The suggestion that there is a host of noises in the ground under our feet may seem strange. However, the rock underneath us is not just one solid inactive object. There are various rock types with different physical properties. They have tiny pores that can harbour gas or fluids.
Oil wells are drilled through several layers of different rock types. As a result, the surrounding environment interacts with this newly created channel. Gases and fluids are pushed into this new space due to the high pressures underground. This process must be controlled by intact well structures.
Monitoring the sound in the well can help operators manage well integrity proactively.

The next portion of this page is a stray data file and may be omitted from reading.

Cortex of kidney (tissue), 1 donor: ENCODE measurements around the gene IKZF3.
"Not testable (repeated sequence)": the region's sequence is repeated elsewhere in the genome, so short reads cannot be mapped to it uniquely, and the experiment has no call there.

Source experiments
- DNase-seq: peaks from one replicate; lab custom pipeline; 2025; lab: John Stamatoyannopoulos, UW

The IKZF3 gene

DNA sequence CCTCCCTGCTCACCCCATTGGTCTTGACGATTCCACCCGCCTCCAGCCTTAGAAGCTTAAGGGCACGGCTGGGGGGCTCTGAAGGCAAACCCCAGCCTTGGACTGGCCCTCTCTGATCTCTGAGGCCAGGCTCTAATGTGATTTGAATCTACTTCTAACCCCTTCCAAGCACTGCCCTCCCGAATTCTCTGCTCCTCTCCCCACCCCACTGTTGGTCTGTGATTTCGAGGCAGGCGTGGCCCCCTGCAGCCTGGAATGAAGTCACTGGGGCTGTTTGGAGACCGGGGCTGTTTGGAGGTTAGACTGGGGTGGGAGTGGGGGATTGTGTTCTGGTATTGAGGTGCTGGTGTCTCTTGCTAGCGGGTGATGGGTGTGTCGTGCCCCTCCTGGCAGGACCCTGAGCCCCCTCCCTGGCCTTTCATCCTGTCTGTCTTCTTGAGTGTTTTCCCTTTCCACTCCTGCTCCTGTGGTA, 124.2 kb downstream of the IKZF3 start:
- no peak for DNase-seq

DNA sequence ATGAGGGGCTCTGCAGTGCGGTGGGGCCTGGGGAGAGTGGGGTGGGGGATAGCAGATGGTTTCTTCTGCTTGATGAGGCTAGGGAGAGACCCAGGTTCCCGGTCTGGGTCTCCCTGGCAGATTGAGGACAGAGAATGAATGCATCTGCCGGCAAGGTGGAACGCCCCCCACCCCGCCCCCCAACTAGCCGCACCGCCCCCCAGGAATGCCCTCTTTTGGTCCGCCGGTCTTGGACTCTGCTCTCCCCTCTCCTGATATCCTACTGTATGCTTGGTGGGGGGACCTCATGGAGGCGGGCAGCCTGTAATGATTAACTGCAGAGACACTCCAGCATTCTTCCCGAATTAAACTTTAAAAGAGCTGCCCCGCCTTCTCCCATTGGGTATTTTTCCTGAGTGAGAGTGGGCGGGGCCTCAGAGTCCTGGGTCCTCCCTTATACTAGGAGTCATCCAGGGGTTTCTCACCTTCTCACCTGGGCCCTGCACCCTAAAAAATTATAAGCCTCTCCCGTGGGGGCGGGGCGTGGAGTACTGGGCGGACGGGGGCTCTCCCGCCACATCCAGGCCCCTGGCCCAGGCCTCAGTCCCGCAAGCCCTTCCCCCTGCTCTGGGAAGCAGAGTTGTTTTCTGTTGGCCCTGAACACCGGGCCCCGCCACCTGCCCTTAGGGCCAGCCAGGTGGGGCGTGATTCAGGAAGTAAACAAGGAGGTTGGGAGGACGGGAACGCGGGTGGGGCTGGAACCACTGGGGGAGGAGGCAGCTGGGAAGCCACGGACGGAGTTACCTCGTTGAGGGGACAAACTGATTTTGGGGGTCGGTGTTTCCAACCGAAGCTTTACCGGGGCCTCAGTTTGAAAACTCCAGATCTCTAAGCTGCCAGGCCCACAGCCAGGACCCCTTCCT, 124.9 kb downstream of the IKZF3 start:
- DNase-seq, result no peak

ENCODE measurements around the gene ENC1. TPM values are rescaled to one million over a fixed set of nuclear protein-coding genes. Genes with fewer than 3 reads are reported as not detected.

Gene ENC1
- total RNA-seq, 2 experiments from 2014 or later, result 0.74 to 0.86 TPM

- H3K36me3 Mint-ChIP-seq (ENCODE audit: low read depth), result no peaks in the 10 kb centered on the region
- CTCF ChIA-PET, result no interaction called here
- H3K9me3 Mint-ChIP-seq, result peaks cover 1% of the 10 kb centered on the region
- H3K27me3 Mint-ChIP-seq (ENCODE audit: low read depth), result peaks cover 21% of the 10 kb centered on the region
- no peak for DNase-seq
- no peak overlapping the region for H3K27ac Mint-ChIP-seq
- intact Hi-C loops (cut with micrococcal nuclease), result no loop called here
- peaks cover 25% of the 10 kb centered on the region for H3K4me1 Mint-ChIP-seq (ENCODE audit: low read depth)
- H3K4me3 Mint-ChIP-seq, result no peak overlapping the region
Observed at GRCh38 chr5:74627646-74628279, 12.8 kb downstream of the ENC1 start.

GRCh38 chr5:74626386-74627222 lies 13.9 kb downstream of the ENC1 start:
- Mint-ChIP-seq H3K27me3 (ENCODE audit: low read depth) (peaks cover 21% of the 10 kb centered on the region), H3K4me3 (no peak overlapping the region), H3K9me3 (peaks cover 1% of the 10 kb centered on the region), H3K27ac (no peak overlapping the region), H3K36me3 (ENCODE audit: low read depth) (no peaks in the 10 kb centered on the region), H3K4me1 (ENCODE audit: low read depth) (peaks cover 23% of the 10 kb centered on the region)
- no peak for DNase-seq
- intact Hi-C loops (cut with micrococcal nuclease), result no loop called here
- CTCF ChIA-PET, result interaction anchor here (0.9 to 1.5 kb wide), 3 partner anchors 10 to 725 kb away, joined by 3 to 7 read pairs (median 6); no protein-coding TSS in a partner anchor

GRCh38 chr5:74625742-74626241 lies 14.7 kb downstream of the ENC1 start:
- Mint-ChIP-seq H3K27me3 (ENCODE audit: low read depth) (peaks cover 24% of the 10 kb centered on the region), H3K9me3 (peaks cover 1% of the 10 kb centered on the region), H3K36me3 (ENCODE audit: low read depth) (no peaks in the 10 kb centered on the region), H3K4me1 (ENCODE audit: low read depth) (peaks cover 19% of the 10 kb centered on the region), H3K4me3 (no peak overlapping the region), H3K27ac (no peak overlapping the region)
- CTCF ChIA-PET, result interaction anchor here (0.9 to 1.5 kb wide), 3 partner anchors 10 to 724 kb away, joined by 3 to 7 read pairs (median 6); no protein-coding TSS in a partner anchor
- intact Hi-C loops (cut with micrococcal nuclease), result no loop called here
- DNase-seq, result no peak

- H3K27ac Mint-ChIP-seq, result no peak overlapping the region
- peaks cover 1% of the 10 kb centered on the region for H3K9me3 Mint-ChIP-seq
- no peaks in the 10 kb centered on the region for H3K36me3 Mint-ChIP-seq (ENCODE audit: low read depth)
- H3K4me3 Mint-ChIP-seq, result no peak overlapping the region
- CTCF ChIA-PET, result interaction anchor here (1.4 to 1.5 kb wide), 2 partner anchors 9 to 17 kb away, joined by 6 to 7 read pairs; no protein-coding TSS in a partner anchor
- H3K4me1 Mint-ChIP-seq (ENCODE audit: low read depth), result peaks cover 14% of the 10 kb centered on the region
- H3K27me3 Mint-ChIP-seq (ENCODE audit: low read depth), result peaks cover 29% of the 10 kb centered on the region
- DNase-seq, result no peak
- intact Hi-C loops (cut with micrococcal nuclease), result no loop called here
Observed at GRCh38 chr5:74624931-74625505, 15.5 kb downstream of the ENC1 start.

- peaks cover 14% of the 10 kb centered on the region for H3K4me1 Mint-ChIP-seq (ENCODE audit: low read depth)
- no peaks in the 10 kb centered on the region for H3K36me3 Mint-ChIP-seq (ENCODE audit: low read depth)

Imagine the sound from blowing bubbles through a straw into a glass of juice. (Come on, we’ve all done it.) Now imagine pricking the straw. The air that escapes through the little hole creates a different sound than the main opening at the end of the straw.
Similarly, fractures in the casing of oil wells or broken seals will affect the flow of produced gas and fluids. A gas escape, for example, creates a particular noise pattern that can be detected by Distributed Acoustic Sensing (DAS). An experienced analyst interprets such sounds to draw conclusions about well integrity. The more additional data the analyst has, the more precise will their conclusions be.
That is why we are developing our system, Q-DOS™, to incorporate not only DAS data but also all sorts of other well data such as temperature, pressure or geological information.